Nombre de lectures 1
EAN13 9781783089369
Langue English

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Teaching Later British Literature
Teaching Later British Literature
A Thematic Approach
Albert D. Pionke
Anthem Press
An imprint of Wimbledon Publishing Company
www.anthempress.com
This edition first published in UK and USA 2019
by ANTHEM PRESS
75–76 Blackfriars Road, London SE1 8HA, UK
or PO Box 9779, London SW19 7ZG, UK
and
244 Madison Ave #116, New York, NY 10016, USA
© Albert D. Pionke 2019
The author asserts the moral right to be identified as the author of this work.
All rights reserved. Without limiting the rights under copyright reserved above, no part of this publication may be reproduced, stored or introduced into a retrieval system, or transmitted, in any form or by any means (electronic, mechanical, photocopying, recording or otherwise), without the prior written permission of both the copyright owner and the above publisher of this book.
British Library Cataloguing-in-Publication Data
A catalogue record for this book is available from the British Library.
ISBN-13: 978-1-78308-934-5 (Hbk)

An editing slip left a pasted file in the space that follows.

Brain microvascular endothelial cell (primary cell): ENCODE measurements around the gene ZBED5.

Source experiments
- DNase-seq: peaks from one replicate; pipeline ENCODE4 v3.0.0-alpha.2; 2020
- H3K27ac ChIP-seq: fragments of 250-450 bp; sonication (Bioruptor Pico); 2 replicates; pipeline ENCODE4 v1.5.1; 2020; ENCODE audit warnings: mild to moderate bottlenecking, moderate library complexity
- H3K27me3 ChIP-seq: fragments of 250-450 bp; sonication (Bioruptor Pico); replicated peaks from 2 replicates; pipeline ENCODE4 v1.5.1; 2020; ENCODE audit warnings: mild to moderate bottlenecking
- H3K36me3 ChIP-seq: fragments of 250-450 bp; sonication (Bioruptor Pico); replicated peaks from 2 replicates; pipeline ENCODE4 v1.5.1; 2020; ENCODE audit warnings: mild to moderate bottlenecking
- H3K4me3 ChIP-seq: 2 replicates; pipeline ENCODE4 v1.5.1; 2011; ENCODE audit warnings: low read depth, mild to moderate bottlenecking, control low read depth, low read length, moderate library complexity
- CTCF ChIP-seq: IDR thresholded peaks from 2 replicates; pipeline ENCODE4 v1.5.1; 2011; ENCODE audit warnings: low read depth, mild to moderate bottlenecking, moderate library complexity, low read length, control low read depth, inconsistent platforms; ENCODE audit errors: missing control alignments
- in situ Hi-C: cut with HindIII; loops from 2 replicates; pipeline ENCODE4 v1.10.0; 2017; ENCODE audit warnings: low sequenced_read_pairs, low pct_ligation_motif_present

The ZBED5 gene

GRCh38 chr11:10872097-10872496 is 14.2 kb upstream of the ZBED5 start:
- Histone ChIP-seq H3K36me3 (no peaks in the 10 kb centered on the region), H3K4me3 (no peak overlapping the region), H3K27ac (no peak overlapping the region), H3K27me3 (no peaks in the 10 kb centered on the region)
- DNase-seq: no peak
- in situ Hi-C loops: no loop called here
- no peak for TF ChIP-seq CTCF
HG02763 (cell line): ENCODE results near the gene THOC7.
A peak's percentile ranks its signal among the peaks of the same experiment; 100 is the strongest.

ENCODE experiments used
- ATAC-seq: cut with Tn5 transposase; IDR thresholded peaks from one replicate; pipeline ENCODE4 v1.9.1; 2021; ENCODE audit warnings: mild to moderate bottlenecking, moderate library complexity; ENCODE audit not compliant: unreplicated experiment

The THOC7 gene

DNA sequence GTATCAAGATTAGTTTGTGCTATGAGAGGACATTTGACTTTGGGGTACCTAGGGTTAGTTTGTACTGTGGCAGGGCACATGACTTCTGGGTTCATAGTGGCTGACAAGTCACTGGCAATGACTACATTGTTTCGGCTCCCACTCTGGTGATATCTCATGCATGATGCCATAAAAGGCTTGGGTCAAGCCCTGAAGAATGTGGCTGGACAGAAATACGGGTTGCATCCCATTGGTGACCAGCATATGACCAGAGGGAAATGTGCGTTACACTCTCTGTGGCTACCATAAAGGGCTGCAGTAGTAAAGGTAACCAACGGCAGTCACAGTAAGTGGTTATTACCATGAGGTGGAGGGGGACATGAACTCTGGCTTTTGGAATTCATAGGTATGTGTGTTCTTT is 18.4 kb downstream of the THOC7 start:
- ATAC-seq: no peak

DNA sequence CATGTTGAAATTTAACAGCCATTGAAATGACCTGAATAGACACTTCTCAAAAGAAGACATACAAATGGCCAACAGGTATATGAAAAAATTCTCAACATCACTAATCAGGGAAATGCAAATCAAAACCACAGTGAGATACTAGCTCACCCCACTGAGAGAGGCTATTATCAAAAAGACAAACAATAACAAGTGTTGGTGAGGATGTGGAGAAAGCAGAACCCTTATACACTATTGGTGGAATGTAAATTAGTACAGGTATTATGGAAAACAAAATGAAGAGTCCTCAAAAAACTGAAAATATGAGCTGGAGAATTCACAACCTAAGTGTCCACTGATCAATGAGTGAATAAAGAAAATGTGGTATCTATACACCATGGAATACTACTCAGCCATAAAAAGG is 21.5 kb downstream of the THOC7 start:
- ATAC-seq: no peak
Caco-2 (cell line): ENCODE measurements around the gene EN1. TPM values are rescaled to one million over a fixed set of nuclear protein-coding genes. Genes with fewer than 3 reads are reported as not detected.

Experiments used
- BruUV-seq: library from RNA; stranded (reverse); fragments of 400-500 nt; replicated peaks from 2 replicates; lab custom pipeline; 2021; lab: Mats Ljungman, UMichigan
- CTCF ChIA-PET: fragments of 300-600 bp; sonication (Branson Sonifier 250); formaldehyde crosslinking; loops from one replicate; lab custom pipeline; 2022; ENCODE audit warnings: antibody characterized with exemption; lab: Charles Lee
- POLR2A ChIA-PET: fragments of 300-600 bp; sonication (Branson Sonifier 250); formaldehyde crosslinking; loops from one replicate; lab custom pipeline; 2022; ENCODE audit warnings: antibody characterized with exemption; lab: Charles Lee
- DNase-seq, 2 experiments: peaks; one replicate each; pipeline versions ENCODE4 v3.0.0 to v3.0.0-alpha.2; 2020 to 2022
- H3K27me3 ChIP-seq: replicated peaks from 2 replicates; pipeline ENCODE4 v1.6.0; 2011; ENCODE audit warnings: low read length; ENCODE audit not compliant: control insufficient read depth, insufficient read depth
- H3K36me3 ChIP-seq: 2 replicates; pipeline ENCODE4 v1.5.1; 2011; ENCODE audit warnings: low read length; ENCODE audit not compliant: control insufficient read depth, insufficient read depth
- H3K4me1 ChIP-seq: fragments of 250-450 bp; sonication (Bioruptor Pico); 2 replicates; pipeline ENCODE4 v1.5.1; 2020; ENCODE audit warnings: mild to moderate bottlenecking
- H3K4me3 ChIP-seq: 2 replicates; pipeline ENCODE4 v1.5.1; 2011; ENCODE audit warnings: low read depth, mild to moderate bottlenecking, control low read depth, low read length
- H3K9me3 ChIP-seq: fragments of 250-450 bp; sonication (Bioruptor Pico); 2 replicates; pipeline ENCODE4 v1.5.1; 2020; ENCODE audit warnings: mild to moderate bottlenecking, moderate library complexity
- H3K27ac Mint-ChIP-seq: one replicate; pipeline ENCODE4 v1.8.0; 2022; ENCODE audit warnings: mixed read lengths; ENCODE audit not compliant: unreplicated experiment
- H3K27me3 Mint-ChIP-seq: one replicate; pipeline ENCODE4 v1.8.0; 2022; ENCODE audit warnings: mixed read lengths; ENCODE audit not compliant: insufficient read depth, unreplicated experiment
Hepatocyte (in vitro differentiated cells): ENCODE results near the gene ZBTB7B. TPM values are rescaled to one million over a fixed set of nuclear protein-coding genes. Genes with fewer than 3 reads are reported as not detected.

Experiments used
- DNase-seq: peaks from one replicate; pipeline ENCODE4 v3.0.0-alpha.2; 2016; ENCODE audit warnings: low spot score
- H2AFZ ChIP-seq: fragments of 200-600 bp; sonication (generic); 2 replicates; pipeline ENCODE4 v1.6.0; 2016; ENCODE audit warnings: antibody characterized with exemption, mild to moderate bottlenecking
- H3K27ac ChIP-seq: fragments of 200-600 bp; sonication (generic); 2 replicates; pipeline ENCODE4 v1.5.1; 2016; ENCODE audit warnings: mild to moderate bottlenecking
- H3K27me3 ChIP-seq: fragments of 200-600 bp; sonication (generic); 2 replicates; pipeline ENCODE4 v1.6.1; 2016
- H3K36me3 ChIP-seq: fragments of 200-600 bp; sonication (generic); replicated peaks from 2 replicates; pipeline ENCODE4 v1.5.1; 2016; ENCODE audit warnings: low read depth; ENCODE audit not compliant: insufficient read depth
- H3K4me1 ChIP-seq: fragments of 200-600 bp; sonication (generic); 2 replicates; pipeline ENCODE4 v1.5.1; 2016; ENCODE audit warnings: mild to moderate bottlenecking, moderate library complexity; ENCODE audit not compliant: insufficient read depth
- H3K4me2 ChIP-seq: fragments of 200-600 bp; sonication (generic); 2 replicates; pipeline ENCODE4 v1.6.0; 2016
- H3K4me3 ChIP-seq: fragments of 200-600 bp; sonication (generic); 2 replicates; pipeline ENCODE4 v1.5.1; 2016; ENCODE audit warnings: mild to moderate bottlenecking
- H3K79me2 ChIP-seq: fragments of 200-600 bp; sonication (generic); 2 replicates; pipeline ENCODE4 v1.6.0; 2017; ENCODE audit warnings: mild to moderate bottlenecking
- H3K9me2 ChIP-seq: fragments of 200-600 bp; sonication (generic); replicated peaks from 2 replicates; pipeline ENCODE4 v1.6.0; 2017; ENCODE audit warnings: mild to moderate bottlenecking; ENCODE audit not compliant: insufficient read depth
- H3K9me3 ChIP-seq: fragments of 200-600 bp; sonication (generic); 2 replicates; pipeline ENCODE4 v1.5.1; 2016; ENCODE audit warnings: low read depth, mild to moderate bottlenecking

ISBN-10: 1-78308-934-2 (Hbk)
This title is also available as an e-book.
CONTENTS
Preface
Acknowledgments
Part I English Romanticism
1. Introduction
I. Periodizing the Romantics
II. Historicizing the Romantics
III. Canonizing the Romantics
IV. William Hazlitt’s “My First Acquaintance with Poets” as an Introduction to English Romanticism
2. Theme One: Revolution
I. Thematic Introduction
II. Romantic Responses to the French Revolution
III. Romantic Poetry and Revolution
3. Theme Two: Individualism
I. Thematic Introduction
II. Individualism in Blake’s Works on Religion
III. Individualism and Gender
IV. The Romantic Outsider
4. Theme Three: Poetry and Poetics
I. Thematic Introduction
II. Wordsworth’s Preface to Lyrical Ballads
III. Shelley’s Defence of Poetry
IV. Romantic Poetry about Poetry
5. Theme Four: Nature
I. Thematic Introduction
II. Nature in First-Generation Romantic Poems
III. Nature in Second-Generation Romantic Poems
IV. Nature in Clare’s “Pastoral Poesy”
6. Theme Five: Orientalism
I. Thematic Introduction
II. Scots Orient in Burns’s “Tam o’Shanter”
III. Coleridge’s Supernatural Orientalism